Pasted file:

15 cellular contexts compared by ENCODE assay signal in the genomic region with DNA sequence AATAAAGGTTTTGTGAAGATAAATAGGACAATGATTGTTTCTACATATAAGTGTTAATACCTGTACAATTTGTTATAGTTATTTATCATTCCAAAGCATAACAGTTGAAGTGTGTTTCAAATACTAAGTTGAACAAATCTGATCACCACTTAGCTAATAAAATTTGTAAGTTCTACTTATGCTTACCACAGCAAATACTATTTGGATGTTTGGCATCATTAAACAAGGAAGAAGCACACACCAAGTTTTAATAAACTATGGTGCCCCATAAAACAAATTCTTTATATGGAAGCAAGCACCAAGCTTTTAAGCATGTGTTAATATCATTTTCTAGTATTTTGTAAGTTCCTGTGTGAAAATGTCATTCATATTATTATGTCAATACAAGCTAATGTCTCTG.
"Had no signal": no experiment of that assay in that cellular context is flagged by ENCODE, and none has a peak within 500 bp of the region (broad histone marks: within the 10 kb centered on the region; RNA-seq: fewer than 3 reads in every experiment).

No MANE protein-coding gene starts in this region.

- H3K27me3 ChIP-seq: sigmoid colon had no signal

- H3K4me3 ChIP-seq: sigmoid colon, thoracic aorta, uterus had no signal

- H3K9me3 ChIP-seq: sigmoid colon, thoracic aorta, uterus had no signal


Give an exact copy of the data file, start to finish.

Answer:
15 cellular contexts compared by ENCODE assay signal in the genomic region with DNA sequence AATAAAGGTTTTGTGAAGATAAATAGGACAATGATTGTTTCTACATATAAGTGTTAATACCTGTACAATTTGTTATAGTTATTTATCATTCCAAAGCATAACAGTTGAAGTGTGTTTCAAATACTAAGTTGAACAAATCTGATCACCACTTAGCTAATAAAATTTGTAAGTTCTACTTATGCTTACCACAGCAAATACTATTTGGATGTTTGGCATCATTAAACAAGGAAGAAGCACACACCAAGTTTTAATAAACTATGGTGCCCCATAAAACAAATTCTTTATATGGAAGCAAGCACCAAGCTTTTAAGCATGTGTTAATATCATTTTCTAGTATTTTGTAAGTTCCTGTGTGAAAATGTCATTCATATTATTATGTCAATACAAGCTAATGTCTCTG.
"Had no signal": no experiment of that assay in that cellular context is flagged by ENCODE, and none has a peak within 500 bp of the region (broad histone marks: within the 10 kb centered on the region; RNA-seq: fewer than 3 reads in every experiment).

No MANE protein-coding gene starts in this region.

- H3K27me3 ChIP-seq: sigmoid colon had no signal

- H3K4me3 ChIP-seq: sigmoid colon, thoracic aorta, uterus had no signal

- H3K9me3 ChIP-seq: sigmoid colon, thoracic aorta, uterus had no signal